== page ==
The U.S. Senate unanimously passed an economic stimulus package by a vote of 96-0. Below is a brief summary of the bill, which the House of Representatives is expected to also pass. The bill offers about $2 trillion in economic relief for businesses and individuals in the following ways.
For businesses, the bill:
- Provides loans to employers to cover payroll and certain operating costs, and the loans are forgivable (to the extent of payroll costs, certain covered mortgage payments, rents, and covered utilities) in a tax-free manner in certain circumstances. It’s anticipated that SBA-approved banks will take the application, approve it, and fund the loan. If your bank is not already SBA-approved, we can help you locate one that is.
- Delays the due date for corporate estimated tax payments to October 15, 2020. This is in addition to IRS Notice 2020-18, issued March 20, that provides for a filing and payment extension to July 15, 2020, for 2019 income taxes and 2020 estimated income taxes originally due April 15, 2020.
- Delays the payment of certain employer and self-employment payroll taxes.
- Temporarily eliminates the 80% income limitation on the use of Net Operating Losses (NOLs) and provides for a 5-year carryback of certain NOLs.
- Accelerates the Alternative Minimum Tax credits for C-corporations as refundable.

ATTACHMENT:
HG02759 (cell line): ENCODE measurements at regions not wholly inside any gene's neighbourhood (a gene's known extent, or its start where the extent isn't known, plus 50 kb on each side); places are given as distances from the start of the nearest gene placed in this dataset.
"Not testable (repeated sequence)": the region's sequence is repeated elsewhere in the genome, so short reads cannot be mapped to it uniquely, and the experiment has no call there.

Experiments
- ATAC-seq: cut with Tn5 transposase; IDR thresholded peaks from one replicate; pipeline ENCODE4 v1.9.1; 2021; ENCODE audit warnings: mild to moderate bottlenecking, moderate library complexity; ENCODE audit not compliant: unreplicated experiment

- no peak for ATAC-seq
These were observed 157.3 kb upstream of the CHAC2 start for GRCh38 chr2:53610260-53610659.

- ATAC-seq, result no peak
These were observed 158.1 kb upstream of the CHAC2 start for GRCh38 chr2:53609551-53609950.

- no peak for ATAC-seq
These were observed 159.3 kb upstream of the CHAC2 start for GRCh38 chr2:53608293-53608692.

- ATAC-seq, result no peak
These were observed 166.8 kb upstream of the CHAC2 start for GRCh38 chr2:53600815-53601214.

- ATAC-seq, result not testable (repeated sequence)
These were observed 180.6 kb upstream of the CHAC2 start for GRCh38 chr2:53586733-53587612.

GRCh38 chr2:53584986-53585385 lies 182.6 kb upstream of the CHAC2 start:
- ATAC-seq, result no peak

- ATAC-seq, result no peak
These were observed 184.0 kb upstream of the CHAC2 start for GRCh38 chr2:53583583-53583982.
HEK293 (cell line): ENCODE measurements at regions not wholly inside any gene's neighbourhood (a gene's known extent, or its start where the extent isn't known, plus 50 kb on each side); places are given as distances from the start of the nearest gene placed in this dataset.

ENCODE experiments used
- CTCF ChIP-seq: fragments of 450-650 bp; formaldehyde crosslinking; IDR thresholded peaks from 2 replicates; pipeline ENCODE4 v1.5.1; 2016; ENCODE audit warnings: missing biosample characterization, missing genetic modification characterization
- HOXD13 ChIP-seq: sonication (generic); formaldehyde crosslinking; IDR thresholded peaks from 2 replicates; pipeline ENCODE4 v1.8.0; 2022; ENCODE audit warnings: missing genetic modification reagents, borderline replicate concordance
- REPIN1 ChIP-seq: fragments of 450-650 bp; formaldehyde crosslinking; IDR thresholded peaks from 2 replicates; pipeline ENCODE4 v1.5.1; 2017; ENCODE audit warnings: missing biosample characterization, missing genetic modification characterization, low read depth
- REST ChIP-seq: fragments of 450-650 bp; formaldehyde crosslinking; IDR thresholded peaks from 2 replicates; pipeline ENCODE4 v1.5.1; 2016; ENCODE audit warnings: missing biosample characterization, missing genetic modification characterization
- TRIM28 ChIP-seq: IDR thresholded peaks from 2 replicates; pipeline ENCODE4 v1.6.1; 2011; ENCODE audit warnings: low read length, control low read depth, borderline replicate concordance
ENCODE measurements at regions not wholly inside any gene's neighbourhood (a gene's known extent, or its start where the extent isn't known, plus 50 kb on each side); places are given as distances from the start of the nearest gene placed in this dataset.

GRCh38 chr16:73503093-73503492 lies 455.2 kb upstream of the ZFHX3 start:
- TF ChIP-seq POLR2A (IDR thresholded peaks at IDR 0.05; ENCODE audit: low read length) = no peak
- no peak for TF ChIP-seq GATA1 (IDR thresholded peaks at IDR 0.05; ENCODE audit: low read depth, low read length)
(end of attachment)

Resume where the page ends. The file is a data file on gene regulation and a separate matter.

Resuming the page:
- Temporarily expands the ability to deduct interest payments by limiting section 163(j) to 50% (from 30%) of adjusted taxable income. Separately, the proposed section 163(j) regulations have cleared The Office of Information and Regulatory Affairs (ORIA) review, so the final proposed section 163(j) regulations should be issued shortly.
- Makes a number of technical corrections to provisions of the Tax Cuts and Jobs Act (TCJA), including qualified improvement property, NOL effective date, an adjustment of the downward attribution rules for Controlled Foreign Corporations (CFC) purposes, and a change to section 965 (addressing repatriation).
For individuals, the bill:
- Provides rebates of up to $1,200 for single filers and $2,400 for joint filers, with $500 increases for each child. Phase-outs start at AGIs of $75,000 for single filers and $150,000 for joint filers.
- Delays estimated tax payments to October 15, 2020.
- Waives certain early withdrawal penalties for coronavirus-related withdrawals from qualified retirement plans.
- Allows for unemployment insurance to cover certain self-employed individuals, including gig workers.
- Allows up to $300 of charitable deductions for taxpayers taking the standard deduction for tax years beginning in 2020 and relaxes the limitation on taxpayers who itemize (this point, in particular, is being debated by the House).
Plenty of details need to be worked out to make each of these elements happen—and the final bill passed by the House may differ. For questions on tax relief and SBA loans, feel free to contact us.